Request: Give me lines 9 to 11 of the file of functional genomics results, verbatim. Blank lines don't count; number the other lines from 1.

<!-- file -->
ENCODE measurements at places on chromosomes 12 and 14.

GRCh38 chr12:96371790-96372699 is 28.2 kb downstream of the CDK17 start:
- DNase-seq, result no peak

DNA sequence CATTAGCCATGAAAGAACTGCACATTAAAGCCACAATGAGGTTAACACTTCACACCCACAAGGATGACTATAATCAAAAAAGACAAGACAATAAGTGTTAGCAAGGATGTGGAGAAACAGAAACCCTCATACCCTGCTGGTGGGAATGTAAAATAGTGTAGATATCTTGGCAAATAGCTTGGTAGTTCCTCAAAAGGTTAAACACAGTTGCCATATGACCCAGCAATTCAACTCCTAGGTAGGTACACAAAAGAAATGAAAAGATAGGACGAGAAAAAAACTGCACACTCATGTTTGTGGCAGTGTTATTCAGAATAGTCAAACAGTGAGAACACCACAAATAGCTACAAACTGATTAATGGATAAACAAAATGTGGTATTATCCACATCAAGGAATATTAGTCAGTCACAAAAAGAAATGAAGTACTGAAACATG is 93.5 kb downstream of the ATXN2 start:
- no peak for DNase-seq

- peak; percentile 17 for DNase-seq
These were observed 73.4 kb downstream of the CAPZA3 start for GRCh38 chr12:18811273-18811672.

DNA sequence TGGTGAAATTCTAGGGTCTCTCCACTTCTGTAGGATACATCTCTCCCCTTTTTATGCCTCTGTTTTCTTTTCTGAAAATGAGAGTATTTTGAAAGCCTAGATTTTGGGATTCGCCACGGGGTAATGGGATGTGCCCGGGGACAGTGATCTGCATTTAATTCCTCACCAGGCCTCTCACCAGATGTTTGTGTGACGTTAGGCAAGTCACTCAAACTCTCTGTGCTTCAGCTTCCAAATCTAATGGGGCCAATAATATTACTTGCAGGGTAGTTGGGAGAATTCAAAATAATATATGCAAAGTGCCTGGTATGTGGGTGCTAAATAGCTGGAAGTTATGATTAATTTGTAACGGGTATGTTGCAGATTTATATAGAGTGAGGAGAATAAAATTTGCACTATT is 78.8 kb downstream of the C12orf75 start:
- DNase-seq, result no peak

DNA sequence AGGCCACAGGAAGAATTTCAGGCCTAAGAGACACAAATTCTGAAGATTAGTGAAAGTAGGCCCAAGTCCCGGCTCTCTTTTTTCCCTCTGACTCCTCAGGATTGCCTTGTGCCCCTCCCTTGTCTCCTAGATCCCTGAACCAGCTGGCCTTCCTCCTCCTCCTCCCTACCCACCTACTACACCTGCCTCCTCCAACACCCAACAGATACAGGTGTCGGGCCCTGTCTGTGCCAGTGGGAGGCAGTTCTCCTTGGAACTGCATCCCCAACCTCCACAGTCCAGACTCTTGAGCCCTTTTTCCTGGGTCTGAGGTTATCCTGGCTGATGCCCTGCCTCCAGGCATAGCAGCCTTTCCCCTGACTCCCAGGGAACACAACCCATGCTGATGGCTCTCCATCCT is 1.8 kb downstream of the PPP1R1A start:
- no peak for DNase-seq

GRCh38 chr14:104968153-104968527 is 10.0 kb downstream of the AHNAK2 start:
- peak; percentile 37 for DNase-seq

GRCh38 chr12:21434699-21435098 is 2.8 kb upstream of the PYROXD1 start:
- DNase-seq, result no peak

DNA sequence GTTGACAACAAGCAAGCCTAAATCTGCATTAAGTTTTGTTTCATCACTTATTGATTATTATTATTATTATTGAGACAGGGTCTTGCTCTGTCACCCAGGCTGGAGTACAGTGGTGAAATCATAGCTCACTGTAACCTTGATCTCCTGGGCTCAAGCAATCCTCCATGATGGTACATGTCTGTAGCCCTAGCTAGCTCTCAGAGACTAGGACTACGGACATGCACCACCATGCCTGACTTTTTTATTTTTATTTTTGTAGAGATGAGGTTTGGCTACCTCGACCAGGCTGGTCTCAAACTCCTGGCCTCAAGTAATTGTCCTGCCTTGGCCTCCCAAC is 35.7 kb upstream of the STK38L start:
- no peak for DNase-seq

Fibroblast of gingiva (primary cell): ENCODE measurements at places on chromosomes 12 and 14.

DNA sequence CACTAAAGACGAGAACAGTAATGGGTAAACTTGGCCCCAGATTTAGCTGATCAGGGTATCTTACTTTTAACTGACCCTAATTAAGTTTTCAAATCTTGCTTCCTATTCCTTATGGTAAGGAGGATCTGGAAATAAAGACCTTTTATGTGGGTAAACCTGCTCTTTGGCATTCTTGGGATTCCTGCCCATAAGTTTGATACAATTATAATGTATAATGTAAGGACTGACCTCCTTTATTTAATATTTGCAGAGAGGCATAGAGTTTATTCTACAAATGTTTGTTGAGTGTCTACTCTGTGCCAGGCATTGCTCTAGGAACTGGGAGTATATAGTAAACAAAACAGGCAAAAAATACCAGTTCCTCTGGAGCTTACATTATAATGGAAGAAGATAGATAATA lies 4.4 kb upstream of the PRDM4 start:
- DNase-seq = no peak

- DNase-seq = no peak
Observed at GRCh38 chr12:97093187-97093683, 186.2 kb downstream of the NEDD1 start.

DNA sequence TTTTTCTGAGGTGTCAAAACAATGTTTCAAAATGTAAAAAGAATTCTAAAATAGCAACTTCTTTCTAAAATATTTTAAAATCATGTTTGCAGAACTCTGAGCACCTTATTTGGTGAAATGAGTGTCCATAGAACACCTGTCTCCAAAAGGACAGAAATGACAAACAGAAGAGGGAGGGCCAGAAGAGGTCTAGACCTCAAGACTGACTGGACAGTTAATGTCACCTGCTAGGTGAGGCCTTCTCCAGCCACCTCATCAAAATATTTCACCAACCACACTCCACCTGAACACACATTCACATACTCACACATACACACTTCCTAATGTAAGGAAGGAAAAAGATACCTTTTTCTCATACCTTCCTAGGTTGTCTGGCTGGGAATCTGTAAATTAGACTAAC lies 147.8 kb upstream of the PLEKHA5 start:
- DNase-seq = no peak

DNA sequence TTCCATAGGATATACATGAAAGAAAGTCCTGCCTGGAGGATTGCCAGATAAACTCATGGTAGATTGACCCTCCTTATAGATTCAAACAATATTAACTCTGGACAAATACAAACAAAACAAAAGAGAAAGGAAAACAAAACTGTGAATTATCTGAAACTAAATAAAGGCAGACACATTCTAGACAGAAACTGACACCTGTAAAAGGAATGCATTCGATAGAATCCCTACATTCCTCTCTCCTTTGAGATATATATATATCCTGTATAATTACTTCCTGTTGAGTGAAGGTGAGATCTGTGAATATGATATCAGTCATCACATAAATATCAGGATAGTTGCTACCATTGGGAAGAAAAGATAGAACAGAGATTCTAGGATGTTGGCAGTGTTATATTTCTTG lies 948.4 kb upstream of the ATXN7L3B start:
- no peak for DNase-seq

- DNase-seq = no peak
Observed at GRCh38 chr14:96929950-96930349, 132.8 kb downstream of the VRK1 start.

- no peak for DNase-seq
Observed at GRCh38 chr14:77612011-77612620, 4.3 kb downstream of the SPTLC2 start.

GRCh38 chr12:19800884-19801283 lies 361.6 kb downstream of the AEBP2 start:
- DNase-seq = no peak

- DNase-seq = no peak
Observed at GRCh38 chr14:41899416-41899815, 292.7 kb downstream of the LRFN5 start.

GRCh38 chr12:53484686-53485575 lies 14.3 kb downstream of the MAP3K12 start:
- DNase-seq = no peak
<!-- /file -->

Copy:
- DNase-seq, result no peak

DNA sequence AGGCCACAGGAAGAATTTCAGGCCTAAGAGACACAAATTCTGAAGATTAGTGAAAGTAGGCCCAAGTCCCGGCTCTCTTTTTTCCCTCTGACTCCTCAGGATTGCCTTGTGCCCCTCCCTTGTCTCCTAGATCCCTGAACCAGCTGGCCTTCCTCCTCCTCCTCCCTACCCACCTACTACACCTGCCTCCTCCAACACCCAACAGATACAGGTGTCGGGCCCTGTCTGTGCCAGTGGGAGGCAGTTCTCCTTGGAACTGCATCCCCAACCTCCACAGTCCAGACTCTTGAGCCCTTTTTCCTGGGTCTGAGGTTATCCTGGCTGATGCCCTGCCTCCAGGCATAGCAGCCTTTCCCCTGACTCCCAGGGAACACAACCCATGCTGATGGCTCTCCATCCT is 1.8 kb downstream of the PPP1R1A start:
- no peak for DNase-seq